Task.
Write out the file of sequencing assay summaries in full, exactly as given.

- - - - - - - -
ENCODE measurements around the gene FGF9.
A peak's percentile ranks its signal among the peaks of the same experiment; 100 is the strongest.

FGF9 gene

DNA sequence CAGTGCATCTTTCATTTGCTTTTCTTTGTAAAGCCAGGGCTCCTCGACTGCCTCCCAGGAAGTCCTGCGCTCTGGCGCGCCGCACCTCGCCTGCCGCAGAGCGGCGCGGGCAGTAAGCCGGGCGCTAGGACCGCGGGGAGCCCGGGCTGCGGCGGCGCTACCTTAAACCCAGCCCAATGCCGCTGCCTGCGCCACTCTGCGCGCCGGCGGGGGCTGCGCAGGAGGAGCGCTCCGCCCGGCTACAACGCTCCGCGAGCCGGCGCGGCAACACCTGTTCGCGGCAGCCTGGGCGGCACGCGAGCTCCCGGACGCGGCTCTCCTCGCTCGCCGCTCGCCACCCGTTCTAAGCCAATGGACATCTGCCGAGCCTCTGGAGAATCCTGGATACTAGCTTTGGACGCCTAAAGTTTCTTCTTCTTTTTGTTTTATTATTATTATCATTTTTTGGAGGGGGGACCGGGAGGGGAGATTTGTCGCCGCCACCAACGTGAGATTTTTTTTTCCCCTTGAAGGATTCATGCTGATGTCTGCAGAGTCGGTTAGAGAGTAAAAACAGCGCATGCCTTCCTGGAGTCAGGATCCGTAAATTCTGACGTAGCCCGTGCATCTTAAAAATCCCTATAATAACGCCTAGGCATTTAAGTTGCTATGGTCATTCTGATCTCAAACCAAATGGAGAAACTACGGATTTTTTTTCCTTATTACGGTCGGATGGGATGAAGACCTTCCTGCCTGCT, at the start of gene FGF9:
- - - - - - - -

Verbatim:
ENCODE measurements around the gene FGF9.
A peak's percentile ranks its signal among the peaks of the same experiment; 100 is the strongest.

FGF9 gene

DNA sequence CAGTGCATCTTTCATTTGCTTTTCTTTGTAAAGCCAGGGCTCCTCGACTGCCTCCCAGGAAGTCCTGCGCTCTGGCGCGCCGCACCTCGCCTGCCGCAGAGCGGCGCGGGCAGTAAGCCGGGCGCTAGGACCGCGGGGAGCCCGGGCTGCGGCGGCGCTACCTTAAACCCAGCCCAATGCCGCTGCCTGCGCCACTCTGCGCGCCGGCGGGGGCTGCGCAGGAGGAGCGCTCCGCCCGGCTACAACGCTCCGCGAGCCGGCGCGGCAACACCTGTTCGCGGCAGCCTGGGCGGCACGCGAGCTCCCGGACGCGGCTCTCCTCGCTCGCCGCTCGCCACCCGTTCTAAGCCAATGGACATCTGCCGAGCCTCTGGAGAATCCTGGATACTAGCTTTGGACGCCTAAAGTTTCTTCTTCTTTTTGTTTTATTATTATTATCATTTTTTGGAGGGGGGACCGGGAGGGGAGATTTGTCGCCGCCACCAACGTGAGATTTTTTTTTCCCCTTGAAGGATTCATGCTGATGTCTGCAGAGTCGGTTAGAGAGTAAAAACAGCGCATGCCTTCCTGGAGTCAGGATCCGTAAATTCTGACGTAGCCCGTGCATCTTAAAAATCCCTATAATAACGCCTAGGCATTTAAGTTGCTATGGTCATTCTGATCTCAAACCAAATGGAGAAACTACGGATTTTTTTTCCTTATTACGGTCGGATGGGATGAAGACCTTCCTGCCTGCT, at the start of gene FGF9: